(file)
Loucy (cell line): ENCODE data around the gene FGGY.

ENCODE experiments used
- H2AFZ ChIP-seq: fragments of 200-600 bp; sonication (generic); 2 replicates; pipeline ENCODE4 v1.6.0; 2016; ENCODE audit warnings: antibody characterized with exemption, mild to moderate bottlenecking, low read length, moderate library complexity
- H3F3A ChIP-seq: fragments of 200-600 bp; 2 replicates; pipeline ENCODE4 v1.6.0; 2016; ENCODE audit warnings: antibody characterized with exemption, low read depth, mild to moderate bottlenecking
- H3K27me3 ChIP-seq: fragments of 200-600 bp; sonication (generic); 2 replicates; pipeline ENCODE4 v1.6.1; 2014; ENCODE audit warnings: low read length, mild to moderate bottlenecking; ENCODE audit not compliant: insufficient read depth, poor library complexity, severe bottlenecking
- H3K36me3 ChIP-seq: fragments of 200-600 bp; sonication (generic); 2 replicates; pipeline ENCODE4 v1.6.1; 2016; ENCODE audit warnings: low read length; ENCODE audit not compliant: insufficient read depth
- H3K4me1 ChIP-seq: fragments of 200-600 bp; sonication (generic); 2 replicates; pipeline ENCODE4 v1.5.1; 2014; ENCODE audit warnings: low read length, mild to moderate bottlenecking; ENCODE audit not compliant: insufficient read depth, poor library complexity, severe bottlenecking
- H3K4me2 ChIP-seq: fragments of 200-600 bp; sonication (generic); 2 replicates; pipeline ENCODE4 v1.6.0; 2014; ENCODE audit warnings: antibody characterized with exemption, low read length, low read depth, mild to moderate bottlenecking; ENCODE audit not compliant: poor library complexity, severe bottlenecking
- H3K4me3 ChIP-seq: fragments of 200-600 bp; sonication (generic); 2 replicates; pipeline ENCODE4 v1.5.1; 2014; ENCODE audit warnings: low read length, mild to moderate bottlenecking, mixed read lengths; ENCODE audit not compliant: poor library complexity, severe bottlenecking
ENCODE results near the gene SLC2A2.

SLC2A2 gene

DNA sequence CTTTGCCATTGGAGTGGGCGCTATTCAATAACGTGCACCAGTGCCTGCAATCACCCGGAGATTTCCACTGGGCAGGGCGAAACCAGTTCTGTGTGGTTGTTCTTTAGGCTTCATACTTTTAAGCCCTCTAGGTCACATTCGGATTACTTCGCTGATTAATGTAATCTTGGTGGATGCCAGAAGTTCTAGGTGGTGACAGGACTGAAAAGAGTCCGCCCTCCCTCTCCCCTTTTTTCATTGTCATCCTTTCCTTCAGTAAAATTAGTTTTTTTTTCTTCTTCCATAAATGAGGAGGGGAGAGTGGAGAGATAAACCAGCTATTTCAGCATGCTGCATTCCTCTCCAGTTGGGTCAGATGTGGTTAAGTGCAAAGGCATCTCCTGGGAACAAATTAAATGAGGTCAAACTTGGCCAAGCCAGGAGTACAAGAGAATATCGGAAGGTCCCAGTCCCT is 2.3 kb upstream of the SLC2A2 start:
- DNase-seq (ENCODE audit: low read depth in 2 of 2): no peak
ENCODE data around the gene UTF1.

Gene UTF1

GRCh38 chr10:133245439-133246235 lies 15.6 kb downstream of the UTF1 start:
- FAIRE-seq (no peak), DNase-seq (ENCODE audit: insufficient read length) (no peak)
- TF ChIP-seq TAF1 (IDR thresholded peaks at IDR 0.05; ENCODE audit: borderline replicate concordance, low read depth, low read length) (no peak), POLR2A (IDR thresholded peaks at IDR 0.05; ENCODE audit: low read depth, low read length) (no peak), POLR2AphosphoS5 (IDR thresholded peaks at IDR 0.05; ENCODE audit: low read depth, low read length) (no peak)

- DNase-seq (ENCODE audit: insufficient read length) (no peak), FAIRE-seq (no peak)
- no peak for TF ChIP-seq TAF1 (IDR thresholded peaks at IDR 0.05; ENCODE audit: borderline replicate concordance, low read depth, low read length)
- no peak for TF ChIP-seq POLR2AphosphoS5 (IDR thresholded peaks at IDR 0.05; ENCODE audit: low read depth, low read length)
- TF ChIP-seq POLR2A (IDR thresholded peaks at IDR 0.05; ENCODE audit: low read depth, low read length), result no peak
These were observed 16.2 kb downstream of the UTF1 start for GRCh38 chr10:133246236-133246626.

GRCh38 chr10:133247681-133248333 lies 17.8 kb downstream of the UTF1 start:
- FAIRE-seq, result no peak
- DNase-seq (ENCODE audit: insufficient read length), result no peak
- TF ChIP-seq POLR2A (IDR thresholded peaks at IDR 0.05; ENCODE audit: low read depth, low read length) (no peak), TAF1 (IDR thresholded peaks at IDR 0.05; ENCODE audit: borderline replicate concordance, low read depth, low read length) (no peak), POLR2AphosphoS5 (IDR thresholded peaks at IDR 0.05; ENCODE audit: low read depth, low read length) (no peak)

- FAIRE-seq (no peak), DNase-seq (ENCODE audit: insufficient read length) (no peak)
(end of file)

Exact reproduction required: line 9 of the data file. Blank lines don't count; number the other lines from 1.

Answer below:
- H3K4me3 ChIP-seq: fragments of 200-600 bp; sonication (generic); 2 replicates; pipeline ENCODE4 v1.5.1; 2014; ENCODE audit warnings: low read length, mild to moderate bottlenecking, mixed read lengths; ENCODE audit not compliant: poor library complexity, severe bottlenecking